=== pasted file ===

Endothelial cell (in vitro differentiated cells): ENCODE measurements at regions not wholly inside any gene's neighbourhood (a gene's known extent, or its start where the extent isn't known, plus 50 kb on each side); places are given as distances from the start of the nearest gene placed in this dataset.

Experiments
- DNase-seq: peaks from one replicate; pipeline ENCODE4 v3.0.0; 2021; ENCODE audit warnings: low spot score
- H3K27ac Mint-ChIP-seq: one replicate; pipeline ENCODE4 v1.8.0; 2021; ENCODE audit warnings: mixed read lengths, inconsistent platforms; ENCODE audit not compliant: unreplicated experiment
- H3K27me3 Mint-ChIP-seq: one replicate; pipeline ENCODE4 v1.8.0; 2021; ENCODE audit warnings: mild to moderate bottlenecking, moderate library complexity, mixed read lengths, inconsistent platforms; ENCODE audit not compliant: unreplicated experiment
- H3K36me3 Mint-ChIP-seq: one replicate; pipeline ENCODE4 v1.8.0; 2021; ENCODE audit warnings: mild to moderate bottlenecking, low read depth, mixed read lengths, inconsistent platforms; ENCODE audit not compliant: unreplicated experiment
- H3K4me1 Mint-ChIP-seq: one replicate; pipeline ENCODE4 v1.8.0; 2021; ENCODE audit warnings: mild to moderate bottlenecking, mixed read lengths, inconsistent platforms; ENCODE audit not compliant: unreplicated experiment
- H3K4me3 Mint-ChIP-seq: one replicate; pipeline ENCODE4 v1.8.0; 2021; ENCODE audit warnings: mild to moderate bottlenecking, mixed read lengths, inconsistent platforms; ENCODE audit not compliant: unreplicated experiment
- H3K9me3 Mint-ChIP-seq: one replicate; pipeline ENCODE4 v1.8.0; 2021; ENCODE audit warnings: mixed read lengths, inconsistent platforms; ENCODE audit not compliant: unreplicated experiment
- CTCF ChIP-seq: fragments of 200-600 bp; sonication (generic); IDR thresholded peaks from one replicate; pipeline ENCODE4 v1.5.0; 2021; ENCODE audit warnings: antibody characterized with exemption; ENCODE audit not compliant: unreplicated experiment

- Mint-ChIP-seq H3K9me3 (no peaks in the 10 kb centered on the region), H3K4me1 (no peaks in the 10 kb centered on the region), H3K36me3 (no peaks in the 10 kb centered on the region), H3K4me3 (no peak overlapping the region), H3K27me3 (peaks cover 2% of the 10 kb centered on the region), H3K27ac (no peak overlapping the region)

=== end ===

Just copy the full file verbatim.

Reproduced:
Endothelial cell (in vitro differentiated cells): ENCODE measurements at regions not wholly inside any gene's neighbourhood (a gene's known extent, or its start where the extent isn't known, plus 50 kb on each side); places are given as distances from the start of the nearest gene placed in this dataset.

Experiments
- DNase-seq: peaks from one replicate; pipeline ENCODE4 v3.0.0; 2021; ENCODE audit warnings: low spot score
- H3K27ac Mint-ChIP-seq: one replicate; pipeline ENCODE4 v1.8.0; 2021; ENCODE audit warnings: mixed read lengths, inconsistent platforms; ENCODE audit not compliant: unreplicated experiment
- H3K27me3 Mint-ChIP-seq: one replicate; pipeline ENCODE4 v1.8.0; 2021; ENCODE audit warnings: mild to moderate bottlenecking, moderate library complexity, mixed read lengths, inconsistent platforms; ENCODE audit not compliant: unreplicated experiment
- H3K36me3 Mint-ChIP-seq: one replicate; pipeline ENCODE4 v1.8.0; 2021; ENCODE audit warnings: mild to moderate bottlenecking, low read depth, mixed read lengths, inconsistent platforms; ENCODE audit not compliant: unreplicated experiment
- H3K4me1 Mint-ChIP-seq: one replicate; pipeline ENCODE4 v1.8.0; 2021; ENCODE audit warnings: mild to moderate bottlenecking, mixed read lengths, inconsistent platforms; ENCODE audit not compliant: unreplicated experiment
- H3K4me3 Mint-ChIP-seq: one replicate; pipeline ENCODE4 v1.8.0; 2021; ENCODE audit warnings: mild to moderate bottlenecking, mixed read lengths, inconsistent platforms; ENCODE audit not compliant: unreplicated experiment
- H3K9me3 Mint-ChIP-seq: one replicate; pipeline ENCODE4 v1.8.0; 2021; ENCODE audit warnings: mixed read lengths, inconsistent platforms; ENCODE audit not compliant: unreplicated experiment
- CTCF ChIP-seq: fragments of 200-600 bp; sonication (generic); IDR thresholded peaks from one replicate; pipeline ENCODE4 v1.5.0; 2021; ENCODE audit warnings: antibody characterized with exemption; ENCODE audit not compliant: unreplicated experiment

- Mint-ChIP-seq H3K9me3 (no peaks in the 10 kb centered on the region), H3K4me1 (no peaks in the 10 kb centered on the region), H3K36me3 (no peaks in the 10 kb centered on the region), H3K4me3 (no peak overlapping the region), H3K27me3 (peaks cover 2% of the 10 kb centered on the region), H3K27ac (no peak overlapping the region)